Well, the rules of chess are simple, but winning the game is not so easy.
The essence of the task is to order the probabilities correctly. How is this accomplished on an ongoing basis?
The first thing you have to do is eliminate the impossible by applying the rules of wave analysis. At any market juncture, there are certain events that are impossible. For instance, for reasons specifically spelled out, a small five wave rally following a large five wave decline cannot possibly constitute the entire advance from the low. While a small pullback may occur, further advance is required. Therefore, calling for new lows to occur immediately must be rejected as one of the possible paths for the market. Remaining may be a formidable list of possible interpretations. However, each possible interpretation must then be judged according to its adherence to the guidelines of the Wave Principle, including alternation, channeling, Fibonacci relationships, relative sizes of waves, typical targeting methods based on wave form, and volume and breadth, if appropriate.
The interpretation that (1) satisfies the most guidelines and (2) does so the most satisfactorily is the one that must be considered as indicating the most likely path of the market. The next most satisfactory interpretation indicates the next most probable path, and so on. These are sometimes referred to as preferred and alternate interpretations.
The analyst must then monitor the market closely to determine if and when any one of the less probable interpretations becomes the most probable due to the elimination or decline in probability of other interpretations.
This sounds complicated.
Not really. Often, the best interpretation is so clearly superior that an investment decision is easy. Similarly, sometimes, the top two or three interpretations have the same implications regarding market behavior, also making an investment decision easy. At other times, interpretations with different implications carry nearly equal weight, dictating a ďstand asideĒ posture. In the latter case, sooner or later the scales always tip in favor of one particular conclusion.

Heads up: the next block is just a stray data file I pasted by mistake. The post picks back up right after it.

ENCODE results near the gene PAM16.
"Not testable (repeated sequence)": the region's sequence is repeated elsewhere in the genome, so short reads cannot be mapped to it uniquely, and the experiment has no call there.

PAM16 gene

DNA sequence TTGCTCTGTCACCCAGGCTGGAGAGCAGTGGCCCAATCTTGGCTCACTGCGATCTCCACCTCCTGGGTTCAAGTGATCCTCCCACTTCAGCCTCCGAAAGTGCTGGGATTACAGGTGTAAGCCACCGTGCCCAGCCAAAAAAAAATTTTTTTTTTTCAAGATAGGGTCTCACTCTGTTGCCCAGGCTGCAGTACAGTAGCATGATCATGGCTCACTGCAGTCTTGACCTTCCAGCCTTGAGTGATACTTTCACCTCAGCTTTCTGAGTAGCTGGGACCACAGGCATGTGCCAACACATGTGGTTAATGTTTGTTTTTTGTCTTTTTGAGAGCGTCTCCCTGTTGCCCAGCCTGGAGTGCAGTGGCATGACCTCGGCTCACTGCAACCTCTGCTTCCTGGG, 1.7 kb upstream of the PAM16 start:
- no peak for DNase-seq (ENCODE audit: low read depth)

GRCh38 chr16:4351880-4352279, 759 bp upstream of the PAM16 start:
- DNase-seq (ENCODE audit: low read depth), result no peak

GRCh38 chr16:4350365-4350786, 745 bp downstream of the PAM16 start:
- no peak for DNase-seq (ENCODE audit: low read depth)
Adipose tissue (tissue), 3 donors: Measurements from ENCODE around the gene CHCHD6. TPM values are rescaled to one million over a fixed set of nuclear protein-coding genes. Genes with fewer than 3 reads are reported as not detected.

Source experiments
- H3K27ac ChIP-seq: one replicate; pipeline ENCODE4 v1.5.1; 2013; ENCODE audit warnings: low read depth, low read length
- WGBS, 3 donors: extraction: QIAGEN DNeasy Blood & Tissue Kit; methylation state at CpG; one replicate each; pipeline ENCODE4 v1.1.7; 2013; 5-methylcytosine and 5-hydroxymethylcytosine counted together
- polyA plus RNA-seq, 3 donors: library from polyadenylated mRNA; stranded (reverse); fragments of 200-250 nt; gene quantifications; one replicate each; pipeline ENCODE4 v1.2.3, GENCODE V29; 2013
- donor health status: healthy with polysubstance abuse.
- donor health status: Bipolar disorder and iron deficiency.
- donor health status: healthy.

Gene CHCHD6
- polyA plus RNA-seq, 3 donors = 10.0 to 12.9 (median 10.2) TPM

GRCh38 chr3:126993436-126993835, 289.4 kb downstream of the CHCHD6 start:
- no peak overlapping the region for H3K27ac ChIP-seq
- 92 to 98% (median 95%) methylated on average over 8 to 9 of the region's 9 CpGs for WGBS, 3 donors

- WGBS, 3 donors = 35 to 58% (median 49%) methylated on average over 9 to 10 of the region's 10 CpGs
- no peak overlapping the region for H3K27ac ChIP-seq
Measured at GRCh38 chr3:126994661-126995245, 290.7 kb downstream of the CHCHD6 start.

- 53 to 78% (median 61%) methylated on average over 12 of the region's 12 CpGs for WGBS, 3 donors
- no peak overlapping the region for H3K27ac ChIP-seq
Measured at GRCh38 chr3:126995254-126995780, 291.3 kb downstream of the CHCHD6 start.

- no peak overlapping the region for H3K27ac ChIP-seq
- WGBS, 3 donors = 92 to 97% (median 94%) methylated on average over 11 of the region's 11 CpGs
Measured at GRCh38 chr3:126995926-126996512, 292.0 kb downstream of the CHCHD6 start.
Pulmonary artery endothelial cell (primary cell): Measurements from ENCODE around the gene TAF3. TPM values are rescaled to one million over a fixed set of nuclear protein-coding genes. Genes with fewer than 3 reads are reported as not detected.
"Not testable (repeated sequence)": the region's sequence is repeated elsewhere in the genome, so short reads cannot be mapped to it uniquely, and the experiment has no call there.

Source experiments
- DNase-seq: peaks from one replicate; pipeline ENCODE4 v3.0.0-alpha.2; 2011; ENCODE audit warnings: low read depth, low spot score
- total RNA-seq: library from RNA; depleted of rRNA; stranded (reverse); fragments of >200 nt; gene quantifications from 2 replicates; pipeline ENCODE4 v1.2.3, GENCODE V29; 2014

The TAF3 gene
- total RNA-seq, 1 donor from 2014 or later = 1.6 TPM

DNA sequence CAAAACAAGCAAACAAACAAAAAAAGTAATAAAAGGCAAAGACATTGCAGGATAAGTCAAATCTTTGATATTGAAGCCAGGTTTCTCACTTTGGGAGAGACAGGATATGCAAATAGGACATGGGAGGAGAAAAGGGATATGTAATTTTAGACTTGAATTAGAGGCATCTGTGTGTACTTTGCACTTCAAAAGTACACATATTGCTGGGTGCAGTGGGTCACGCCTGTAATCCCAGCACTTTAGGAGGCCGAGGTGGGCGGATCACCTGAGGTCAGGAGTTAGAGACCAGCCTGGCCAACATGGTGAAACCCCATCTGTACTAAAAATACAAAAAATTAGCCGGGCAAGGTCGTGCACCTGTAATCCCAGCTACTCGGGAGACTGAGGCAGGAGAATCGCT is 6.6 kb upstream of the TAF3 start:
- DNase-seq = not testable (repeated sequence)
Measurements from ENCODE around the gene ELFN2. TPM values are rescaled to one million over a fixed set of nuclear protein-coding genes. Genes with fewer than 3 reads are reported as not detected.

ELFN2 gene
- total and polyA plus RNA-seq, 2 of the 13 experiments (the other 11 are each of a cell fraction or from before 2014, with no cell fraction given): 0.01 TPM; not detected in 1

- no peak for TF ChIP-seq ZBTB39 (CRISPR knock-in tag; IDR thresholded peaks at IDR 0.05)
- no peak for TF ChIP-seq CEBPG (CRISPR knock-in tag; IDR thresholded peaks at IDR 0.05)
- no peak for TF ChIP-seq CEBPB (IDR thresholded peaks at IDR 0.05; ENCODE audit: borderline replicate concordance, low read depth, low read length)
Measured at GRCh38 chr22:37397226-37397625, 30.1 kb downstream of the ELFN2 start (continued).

Once youíre over the fact that youíre going to be just plain wrong sometimes, what contingencies do you establish to preserve your investment capital?
The key, in terms of making money, is having a plan for managing losses, which means cutting them short. Trend followers must use arbitrary rules for placing stops. The Wave Principle, on the other hand, is one of the best possible approaches for doing that because it relies entirely on price patterns, which provide a reason for placing stops at certain levels. Letís say that a forecasted weak economy is expected to hurt the stock market. The economy stays weak, but the market keeps going up. If you follow this traditional fundamental line of thinking, what is the basis for deciding youíre wrong? If interest rates are high, and the market keeps going up, when are you going to bail out? But the Wave Principle has a built-in method for keeping losses small. When a price pattern that you think is unfolding isnít doing what it should for your opinion to be correct, you must change your mind ó you are forced to change it, unless you evade the implications. The Wave Principle is unbeatable for determining where to place a stop-loss order. Youíre given an objective place to put a stop. It forces you to be disciplined, and in the long run, that is the only way you can have a good track record.